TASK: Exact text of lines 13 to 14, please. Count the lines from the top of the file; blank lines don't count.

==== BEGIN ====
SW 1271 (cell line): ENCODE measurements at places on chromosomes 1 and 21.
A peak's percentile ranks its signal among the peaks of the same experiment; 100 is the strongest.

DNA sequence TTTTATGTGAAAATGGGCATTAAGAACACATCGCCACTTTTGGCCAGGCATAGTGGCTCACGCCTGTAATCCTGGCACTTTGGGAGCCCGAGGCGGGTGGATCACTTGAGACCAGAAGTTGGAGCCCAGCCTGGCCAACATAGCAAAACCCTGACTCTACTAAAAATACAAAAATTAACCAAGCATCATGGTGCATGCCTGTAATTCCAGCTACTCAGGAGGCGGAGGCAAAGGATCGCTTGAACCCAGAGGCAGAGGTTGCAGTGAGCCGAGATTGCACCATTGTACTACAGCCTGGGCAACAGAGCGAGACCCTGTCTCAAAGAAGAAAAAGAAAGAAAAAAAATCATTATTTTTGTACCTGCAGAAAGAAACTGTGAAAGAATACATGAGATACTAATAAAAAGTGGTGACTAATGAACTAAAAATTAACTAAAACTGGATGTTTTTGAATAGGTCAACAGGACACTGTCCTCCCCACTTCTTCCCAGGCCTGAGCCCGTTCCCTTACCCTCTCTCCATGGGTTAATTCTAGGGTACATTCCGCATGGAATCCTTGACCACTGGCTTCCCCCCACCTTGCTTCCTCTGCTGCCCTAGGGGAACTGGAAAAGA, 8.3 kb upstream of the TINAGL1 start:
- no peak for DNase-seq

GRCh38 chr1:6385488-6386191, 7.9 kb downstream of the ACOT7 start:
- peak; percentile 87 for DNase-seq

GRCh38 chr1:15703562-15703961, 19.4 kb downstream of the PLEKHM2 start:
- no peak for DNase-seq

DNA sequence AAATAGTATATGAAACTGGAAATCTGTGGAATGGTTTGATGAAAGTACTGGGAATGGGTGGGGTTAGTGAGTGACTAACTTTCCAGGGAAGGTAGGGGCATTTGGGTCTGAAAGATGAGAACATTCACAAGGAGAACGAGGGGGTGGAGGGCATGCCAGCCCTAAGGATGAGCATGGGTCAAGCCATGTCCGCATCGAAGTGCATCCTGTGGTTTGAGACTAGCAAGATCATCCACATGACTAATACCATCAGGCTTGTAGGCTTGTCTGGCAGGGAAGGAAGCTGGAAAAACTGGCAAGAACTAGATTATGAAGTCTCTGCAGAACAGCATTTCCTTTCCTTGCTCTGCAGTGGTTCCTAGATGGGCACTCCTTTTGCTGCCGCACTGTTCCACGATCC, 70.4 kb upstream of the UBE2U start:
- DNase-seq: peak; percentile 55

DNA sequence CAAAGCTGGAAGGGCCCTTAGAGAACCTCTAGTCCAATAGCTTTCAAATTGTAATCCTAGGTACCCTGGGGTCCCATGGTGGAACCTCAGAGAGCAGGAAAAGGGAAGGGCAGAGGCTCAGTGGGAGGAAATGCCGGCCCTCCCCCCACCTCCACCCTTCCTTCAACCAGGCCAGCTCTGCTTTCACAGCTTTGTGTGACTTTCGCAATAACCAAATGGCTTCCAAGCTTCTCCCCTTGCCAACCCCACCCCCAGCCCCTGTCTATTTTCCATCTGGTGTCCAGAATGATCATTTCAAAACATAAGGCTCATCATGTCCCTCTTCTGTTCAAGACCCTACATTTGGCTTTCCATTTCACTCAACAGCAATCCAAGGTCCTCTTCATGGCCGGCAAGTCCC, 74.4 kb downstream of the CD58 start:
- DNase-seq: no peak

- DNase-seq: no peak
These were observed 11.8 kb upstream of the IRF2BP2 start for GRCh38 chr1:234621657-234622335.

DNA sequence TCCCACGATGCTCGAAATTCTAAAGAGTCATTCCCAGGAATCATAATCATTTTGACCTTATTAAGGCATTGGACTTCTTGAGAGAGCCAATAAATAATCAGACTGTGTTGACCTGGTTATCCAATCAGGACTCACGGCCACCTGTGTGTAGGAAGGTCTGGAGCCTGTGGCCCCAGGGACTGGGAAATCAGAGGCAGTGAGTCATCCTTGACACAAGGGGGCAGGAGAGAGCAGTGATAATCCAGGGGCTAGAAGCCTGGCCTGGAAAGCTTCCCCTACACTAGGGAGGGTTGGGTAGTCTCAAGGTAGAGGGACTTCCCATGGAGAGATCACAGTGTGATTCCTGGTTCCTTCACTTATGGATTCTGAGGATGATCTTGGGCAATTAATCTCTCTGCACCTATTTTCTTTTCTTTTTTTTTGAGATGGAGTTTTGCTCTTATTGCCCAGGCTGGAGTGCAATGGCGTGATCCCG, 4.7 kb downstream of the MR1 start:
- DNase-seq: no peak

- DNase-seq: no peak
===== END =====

- DNase-seq: no peak
These were observed 11.8 kb upstream of the IRF2BP2 start for GRCh38 chr1:234621657-234622335.